"We've positioned our CD-i system as a plug-and-play multimedia machine, and we'll be doing some heavy-duty promotions of it," which includes an ongoing infomercial, noted Steve Kleckner, vice president of sales for Philips Media Inc.
The basic CD-i machine, the Magnavox model 450, has a suggested retail price of $399 while the Magnavox model 550, which comes bundled with a digital video cartridge for playing movies, runs $499.
Fortunately, the incompatibility resulting from the proliferation of computer operating systems and file formats that remain a fact of life in the computer word will not affect CD-I because the designers have specified that the software and hardware must ensure compatibility, upgradability, and extendibility.
Like CD-I, DVI (digital video interactive) will allow developers to mix and match various types of data at various levels of quality to attain desired objectives.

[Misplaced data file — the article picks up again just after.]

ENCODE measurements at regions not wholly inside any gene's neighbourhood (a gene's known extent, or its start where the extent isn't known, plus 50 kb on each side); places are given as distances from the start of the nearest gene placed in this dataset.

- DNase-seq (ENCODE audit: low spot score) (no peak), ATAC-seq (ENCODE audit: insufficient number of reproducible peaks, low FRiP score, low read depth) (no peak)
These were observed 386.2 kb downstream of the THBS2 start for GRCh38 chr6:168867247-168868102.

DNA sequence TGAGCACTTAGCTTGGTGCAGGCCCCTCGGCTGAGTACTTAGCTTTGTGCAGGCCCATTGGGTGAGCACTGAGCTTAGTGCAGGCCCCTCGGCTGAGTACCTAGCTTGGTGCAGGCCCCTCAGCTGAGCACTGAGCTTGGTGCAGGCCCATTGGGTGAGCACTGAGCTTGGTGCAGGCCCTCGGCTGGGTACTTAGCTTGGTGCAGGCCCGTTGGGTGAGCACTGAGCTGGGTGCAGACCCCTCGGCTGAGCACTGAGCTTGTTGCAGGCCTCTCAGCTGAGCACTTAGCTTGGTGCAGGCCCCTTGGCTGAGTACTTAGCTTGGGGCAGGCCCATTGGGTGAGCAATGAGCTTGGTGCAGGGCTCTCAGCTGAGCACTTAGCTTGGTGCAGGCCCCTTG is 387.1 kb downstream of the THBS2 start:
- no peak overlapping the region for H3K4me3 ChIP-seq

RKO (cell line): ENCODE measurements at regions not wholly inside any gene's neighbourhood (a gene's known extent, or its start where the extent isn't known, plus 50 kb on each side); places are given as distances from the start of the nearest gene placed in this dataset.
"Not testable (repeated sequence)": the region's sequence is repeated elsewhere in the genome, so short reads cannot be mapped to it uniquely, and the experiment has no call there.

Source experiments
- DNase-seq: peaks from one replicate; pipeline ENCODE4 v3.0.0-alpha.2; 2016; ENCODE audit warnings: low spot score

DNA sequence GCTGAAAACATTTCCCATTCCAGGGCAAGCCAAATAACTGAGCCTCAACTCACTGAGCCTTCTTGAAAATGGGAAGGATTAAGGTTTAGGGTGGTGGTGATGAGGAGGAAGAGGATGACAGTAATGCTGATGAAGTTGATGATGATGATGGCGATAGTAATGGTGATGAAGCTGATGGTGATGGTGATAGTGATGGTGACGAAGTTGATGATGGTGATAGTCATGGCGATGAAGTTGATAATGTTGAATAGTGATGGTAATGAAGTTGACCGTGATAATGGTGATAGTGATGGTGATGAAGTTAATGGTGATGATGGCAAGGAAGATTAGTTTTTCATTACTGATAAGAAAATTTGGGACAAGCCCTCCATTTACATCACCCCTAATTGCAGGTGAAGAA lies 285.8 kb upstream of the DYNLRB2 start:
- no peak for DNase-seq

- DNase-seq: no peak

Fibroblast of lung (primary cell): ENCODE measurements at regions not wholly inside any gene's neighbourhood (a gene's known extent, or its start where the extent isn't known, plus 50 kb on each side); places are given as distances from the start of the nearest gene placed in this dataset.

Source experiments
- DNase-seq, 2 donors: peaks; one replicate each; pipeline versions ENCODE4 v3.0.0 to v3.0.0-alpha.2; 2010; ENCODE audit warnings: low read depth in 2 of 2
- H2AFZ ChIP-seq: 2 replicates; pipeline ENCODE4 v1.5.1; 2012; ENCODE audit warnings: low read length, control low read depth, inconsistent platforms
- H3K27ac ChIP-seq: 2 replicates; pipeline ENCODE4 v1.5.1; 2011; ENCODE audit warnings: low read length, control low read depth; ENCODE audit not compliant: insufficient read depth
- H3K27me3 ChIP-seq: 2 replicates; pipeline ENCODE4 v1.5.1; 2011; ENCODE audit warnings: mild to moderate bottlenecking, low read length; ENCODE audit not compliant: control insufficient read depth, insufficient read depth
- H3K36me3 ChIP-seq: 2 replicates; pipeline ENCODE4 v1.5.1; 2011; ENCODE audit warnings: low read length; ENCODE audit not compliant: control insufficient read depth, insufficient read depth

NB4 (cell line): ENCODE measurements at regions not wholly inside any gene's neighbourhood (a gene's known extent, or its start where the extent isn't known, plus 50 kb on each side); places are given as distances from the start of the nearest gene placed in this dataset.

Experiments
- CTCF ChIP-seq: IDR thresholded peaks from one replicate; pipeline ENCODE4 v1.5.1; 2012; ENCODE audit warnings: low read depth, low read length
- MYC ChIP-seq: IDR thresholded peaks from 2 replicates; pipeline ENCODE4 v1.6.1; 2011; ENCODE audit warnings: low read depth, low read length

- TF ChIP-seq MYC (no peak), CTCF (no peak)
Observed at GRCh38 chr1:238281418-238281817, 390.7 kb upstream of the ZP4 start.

By September 1988 they demonstrated a CD-I system capable of rather low-resolution, quarter-screen, full-motion video.
What CDTV does not offer currently is full-motion video, but then neither does CD-I in its present state of non-release.
People in the CD-I industry-coming from the areas of film, print publishing, audio, and computer software-will be the ones to make the breakthroughs.
CD-I's second obstacle to unqualified success in the education and general-consumer markets emanates from a debate on architectures: open-architecture approaches versus a common-architecture approach based on a standard format.